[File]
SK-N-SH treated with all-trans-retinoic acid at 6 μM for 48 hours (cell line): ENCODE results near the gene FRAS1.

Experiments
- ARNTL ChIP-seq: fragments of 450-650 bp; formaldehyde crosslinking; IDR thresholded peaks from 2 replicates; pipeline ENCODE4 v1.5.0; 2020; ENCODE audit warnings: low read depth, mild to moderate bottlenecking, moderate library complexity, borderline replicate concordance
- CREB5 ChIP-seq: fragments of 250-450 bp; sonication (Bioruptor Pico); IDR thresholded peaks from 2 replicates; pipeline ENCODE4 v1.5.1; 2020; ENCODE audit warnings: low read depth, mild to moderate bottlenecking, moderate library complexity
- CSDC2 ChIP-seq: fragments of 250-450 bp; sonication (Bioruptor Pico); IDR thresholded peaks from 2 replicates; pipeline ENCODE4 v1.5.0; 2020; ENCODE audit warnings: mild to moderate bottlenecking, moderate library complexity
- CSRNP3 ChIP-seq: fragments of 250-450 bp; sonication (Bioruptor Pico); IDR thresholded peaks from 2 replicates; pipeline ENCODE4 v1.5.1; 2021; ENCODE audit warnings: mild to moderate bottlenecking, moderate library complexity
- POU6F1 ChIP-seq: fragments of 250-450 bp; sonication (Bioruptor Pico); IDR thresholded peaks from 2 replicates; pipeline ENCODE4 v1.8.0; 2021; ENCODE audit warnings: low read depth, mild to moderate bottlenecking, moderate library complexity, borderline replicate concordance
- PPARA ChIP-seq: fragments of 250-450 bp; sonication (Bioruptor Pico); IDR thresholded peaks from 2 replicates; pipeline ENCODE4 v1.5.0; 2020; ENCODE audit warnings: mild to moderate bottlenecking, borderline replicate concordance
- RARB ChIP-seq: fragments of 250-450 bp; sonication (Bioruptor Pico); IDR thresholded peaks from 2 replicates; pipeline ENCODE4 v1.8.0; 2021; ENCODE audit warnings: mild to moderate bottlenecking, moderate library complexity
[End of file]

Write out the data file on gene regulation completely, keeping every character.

SK-N-SH treated with all-trans-retinoic acid at 6 μM for 48 hours (cell line): ENCODE results near the gene FRAS1.

Experiments
- ARNTL ChIP-seq: fragments of 450-650 bp; formaldehyde crosslinking; IDR thresholded peaks from 2 replicates; pipeline ENCODE4 v1.5.0; 2020; ENCODE audit warnings: low read depth, mild to moderate bottlenecking, moderate library complexity, borderline replicate concordance
- CREB5 ChIP-seq: fragments of 250-450 bp; sonication (Bioruptor Pico); IDR thresholded peaks from 2 replicates; pipeline ENCODE4 v1.5.1; 2020; ENCODE audit warnings: low read depth, mild to moderate bottlenecking, moderate library complexity
- CSDC2 ChIP-seq: fragments of 250-450 bp; sonication (Bioruptor Pico); IDR thresholded peaks from 2 replicates; pipeline ENCODE4 v1.5.0; 2020; ENCODE audit warnings: mild to moderate bottlenecking, moderate library complexity
- CSRNP3 ChIP-seq: fragments of 250-450 bp; sonication (Bioruptor Pico); IDR thresholded peaks from 2 replicates; pipeline ENCODE4 v1.5.1; 2021; ENCODE audit warnings: mild to moderate bottlenecking, moderate library complexity
- POU6F1 ChIP-seq: fragments of 250-450 bp; sonication (Bioruptor Pico); IDR thresholded peaks from 2 replicates; pipeline ENCODE4 v1.8.0; 2021; ENCODE audit warnings: low read depth, mild to moderate bottlenecking, moderate library complexity, borderline replicate concordance
- PPARA ChIP-seq: fragments of 250-450 bp; sonication (Bioruptor Pico); IDR thresholded peaks from 2 replicates; pipeline ENCODE4 v1.5.0; 2020; ENCODE audit warnings: mild to moderate bottlenecking, borderline replicate concordance
- RARB ChIP-seq: fragments of 250-450 bp; sonication (Bioruptor Pico); IDR thresholded peaks from 2 replicates; pipeline ENCODE4 v1.8.0; 2021; ENCODE audit warnings: mild to moderate bottlenecking, moderate library complexity